Following our recent research “Open data: Unlocking innovation and performance with liquid information”, we estimate that open data can generate a global economic impact of more than $3 trillion per year as a result of applications in five areas: education, transportation, consumer products, electricity and oil and gas.
When talking about open data we don’t just mean the opening of datasets owned or developed by government, but also the free sharing of data across industries to promote best practice, for example by sharing data about the performance of factory machinery. Here are the main conclusions from our report on understanding how open data can help the development of Latin America.
In Latin America, open data is catching on at varying speeds. In 2010, Montevideo became the first Latin American city to establish an open government data policy, while cities such as Sao Paolo, Mexico City and Buenos Aires have all committed to opening up their data for public use. According to the Open Data Research Network, 84 percent of the population of Latin America lives in municipalities that have open government data policies.
Four nations in the region—Ecuador, Brazil, Mexico and Costa Rica—were among the 70 nations ranked for the openness of their data by the Open Knowledge Foundation. A World Bank-sponsored project, called Opendata Latinoamérica, which was modeled on a similar program in Africa, is attempting to consolidate open data sets from across the region and train journalists and citizens in how to use them.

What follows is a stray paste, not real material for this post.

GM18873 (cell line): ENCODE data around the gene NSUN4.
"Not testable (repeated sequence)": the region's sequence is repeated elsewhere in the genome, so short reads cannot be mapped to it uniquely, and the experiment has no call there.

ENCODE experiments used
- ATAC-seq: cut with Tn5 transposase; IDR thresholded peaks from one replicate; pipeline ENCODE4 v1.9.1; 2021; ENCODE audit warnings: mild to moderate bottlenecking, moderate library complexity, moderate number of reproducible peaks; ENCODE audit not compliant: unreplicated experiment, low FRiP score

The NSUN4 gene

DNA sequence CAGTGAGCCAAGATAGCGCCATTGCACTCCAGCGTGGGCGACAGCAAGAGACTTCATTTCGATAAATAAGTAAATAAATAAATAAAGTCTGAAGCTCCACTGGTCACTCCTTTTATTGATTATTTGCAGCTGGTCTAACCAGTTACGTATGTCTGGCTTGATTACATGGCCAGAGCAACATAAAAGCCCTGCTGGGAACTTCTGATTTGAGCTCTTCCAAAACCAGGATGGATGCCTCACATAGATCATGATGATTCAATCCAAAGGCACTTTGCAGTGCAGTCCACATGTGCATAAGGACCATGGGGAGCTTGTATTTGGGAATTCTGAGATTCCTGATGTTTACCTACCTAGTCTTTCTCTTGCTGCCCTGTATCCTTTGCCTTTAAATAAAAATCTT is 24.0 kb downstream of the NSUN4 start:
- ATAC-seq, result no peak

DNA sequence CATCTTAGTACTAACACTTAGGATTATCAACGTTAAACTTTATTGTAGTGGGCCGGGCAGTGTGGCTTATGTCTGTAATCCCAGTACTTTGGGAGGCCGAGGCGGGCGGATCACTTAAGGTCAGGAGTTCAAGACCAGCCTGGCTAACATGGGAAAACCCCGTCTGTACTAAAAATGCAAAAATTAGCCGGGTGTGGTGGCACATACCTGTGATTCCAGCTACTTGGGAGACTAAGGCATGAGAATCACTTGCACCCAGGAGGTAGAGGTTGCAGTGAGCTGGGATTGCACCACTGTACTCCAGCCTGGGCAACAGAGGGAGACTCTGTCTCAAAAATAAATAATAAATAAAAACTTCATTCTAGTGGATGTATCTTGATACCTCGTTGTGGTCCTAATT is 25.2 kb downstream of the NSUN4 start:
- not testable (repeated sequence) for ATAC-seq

The Brazilian state of Minas Gerais, working with the MIT Media Lab, has developed DataViva, a website that allows citizens to visualize all sorts of economic data, including pay levels and job openings for different kind of workers. By 2013, 25 agencies had opened 83 datasets to allow investors to see what types of exports come from the state and also to track deforestation and illegal cattle ranching in the Amazon rainforest.
In our analysis we found that it is often citizens and consumers that have the most to gain from open data. Looking at other cases around the world, there is an education portal in Tanzania that allows people to see real time results across the country. Thanks to these tools, educators can understand the educational quality and how to improve student performance, and train new workers with stronger skills who can command higher salaries.
In transportation, open data can help reveal where new roads and other infrastructure will be needed and provide information to make existing systems run more smoothly. In Lima’s open data portal, you can find information on existing bikeways, and in other cities, such as Mexico City and Caracas, smartphone apps have been created that let the public know when buses and trains are actually arriving so commuters can avoid delays.
In consumer markets, open data, such as information provided by online shopping portals that scan the prices of items at many online and offline stores, provide an unprecedented level of transparency, helping consumers get greater value for their spending.